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I can vouch for the low pay of the Spanish major. It is similar to an English major. You have to have something else in mind otherwise you end up in academia and there is a lot of competition and the pay is not even great with a doctorate.


I think that the figures are skewed for music. I doubt that they are taking into consideration that of those that get the degree only about 1% end up making their livings from it! It is not a bad pay for that 1% but if they considered the salaries of ALL those that graduate with degrees in music and what they are earning from music related activities I think it would be quite low as many of them make nothing from music after graduation. But then there is no way to measure that.


I agree that of all of those majors listed they are things that people study because they really enjoy them or in the case of education and social work they have a vocation to help others.


I feel lucky to have studied what I did and have work now in what I like doing. It is a shame that money is the benchmark for everything, particularly because many people are working in jobs that they hate, and even if you make a lot of money at it, it doesn't always compensate for the 40 hours or more per week that you tolerate it or are emotionally/psychically drained from it.

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Grads with degrees in English would live in relative comfort if they taught English in other countries, especially if English were their first language. With graduate degree in English, a native speaker is almost a shoe-in for professorial positions in Asian countries (and probably in Latin American countries too).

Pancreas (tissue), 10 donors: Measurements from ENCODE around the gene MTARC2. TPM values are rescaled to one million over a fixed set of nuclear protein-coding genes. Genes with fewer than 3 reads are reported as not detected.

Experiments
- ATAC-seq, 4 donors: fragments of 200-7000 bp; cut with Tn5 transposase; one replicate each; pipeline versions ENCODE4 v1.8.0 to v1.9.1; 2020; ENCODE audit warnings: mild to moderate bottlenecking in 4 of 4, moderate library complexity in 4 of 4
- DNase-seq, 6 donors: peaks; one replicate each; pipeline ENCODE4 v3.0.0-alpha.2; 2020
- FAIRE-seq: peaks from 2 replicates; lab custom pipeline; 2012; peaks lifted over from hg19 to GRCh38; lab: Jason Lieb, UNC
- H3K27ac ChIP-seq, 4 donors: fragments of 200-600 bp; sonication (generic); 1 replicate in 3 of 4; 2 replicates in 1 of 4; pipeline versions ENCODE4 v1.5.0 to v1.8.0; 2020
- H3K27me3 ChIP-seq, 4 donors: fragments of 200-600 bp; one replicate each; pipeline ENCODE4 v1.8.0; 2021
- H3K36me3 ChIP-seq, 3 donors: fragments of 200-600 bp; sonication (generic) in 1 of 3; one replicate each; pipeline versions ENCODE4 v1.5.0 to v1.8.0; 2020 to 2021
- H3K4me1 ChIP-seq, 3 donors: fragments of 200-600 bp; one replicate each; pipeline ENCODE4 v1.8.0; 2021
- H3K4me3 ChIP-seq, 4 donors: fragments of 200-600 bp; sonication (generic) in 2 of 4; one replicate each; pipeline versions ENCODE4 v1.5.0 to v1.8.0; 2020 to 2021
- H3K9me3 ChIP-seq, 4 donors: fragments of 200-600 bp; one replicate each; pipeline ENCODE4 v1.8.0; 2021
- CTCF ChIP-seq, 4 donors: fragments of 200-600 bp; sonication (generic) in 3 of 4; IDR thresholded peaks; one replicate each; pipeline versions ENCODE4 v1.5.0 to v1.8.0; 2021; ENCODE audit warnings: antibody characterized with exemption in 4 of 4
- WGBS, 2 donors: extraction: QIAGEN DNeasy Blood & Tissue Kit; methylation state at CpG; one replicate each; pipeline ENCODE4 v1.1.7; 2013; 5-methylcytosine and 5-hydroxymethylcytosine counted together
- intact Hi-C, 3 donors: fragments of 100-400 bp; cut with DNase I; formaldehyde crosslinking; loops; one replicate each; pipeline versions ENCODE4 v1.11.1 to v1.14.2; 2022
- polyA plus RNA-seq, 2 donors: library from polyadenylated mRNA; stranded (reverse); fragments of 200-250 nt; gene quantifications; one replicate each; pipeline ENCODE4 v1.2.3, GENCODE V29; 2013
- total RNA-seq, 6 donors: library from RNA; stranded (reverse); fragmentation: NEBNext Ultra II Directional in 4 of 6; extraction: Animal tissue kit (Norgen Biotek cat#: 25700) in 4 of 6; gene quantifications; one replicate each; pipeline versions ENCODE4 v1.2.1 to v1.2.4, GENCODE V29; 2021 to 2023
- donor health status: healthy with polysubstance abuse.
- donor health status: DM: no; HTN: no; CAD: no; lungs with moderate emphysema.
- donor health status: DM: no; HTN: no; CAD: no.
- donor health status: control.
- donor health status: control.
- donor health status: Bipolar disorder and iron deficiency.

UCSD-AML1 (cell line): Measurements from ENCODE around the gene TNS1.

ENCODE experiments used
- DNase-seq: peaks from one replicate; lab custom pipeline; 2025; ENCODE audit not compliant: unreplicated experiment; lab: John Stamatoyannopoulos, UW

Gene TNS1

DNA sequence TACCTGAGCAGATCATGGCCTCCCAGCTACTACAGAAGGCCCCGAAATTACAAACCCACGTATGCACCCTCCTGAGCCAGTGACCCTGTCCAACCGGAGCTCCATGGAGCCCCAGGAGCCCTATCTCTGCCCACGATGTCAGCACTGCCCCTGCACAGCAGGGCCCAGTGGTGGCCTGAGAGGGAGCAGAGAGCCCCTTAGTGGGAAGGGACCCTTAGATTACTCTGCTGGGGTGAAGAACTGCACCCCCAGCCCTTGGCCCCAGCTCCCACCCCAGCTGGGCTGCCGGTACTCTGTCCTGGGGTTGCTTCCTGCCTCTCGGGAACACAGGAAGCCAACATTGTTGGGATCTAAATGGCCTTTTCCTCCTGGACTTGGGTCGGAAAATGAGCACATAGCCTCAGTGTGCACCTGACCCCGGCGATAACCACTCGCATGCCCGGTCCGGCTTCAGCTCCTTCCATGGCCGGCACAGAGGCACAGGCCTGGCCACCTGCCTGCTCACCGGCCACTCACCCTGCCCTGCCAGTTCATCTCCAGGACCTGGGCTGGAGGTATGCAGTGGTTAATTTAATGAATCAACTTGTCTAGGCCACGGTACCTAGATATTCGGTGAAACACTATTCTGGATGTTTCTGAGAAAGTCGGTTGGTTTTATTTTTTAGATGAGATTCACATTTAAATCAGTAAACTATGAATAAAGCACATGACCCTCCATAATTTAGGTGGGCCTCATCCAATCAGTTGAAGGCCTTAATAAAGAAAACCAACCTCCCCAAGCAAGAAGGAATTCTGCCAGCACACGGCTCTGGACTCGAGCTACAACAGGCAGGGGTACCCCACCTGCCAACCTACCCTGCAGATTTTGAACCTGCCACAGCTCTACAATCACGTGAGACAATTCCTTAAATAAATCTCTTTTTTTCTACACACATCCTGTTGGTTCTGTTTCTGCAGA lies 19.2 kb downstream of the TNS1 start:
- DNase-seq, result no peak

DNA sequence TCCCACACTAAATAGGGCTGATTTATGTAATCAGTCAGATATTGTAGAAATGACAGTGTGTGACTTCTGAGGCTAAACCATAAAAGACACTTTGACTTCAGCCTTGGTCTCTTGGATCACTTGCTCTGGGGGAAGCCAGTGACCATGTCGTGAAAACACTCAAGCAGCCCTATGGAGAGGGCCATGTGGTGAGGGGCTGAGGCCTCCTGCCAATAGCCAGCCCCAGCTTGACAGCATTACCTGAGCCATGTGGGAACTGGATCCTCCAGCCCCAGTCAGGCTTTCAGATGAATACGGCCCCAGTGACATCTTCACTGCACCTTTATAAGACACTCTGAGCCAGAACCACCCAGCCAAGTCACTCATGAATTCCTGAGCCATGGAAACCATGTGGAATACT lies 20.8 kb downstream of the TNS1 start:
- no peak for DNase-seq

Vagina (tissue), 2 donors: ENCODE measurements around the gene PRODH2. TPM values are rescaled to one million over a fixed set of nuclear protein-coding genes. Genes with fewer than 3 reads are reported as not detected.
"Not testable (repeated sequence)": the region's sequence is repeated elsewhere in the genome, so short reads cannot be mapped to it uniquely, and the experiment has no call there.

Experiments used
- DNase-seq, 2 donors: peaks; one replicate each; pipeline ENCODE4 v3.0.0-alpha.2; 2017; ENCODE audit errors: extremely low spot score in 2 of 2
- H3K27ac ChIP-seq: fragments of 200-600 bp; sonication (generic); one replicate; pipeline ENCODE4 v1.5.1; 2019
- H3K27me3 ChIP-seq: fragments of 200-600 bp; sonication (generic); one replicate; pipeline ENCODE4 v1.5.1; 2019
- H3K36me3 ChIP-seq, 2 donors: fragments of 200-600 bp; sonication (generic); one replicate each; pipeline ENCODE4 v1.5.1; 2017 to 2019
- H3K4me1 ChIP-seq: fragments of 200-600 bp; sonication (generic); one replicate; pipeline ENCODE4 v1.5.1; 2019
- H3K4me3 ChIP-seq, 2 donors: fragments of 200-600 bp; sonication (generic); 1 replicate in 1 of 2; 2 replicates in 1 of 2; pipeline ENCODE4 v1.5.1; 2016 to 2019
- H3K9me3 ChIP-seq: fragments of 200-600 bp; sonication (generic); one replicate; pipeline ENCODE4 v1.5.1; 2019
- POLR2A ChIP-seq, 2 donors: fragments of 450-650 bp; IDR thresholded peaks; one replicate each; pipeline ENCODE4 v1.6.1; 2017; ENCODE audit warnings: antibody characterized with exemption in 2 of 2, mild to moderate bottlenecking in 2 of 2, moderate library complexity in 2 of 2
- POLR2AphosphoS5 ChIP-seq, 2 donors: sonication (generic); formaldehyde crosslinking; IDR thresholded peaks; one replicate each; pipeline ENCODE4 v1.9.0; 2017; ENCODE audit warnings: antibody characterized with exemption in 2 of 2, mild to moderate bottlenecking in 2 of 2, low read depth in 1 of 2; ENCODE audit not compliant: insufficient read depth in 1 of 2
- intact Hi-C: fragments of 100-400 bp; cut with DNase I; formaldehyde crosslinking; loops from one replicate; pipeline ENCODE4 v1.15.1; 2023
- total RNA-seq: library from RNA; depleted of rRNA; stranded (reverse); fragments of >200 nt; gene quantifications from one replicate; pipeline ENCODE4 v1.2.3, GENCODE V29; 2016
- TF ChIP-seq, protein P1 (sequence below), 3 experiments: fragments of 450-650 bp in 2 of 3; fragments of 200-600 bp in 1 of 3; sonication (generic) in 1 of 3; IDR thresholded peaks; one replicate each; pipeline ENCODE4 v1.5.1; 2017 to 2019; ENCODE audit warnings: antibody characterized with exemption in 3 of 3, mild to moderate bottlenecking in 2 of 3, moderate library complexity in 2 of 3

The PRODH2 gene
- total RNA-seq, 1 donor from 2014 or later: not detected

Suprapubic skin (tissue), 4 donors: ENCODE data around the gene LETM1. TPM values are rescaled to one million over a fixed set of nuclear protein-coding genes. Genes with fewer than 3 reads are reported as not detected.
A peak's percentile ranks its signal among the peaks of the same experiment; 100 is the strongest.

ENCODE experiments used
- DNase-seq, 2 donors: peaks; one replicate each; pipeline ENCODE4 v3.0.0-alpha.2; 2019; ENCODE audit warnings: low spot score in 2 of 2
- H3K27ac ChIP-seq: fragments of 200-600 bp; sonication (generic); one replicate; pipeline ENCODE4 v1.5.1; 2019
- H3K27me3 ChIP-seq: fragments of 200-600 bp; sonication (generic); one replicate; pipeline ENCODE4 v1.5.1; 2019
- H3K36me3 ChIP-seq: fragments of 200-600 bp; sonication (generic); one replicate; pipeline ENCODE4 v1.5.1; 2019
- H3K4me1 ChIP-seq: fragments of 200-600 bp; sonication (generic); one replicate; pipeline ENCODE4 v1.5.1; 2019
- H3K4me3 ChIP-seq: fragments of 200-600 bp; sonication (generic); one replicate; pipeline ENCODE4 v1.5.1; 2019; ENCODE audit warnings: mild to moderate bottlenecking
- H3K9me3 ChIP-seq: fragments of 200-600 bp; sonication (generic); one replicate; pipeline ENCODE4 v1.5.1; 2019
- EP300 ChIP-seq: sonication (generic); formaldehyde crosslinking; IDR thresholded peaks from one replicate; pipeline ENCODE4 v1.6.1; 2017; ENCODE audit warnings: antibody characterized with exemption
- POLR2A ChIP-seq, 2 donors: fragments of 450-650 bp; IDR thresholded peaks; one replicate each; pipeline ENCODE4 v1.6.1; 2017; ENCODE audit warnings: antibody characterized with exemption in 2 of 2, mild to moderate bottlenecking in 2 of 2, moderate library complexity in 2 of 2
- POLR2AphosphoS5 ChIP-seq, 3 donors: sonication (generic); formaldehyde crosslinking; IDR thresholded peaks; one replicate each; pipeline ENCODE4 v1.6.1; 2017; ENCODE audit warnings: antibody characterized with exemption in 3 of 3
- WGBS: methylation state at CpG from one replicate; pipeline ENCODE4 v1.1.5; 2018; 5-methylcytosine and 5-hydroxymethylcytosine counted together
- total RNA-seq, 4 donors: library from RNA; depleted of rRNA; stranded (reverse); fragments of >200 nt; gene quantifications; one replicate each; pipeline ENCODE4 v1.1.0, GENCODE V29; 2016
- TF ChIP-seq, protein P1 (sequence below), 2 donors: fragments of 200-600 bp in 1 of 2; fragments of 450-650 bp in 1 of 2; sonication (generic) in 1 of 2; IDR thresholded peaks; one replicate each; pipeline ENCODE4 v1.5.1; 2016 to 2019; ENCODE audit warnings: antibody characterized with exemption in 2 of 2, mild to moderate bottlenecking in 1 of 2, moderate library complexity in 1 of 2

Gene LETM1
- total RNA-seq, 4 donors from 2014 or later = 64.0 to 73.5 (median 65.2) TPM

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^ Well that's fine if one wants to move to a non-English speaking country, but many people do not!



Clearly, the point is moot for people who will not consider moving. I was not directing my comment to that segment, but to those who may be looking to opportunities out there....one never knows where a new path will lead to.

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One of my nieces has gone to France several times to teach English and is now living there, working on her graduate degree, and has a French boyfriend. My other niece, her sister, just spent several months in Thailand teaching English and is planning on going back once it settles down there. I also have a British friend who taught English in Japan and met her husband there (American Navy) years ago. And none of these people even have a degree in English.

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And the other sad thing is that getting that piece of paper cost them more than their average yearly salary.


College is not profitable for people unless they're choosing a career that requires that type of study- Lawyer, doctor, etc. It's very, very sad.

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Maybe true statistically speaking, but I still think it's all in how you sell yourself....

To be a good dancer is one thing, to be a good business person is another. Anybody could go bankrupt regardless of their profession, if they are not financially wise.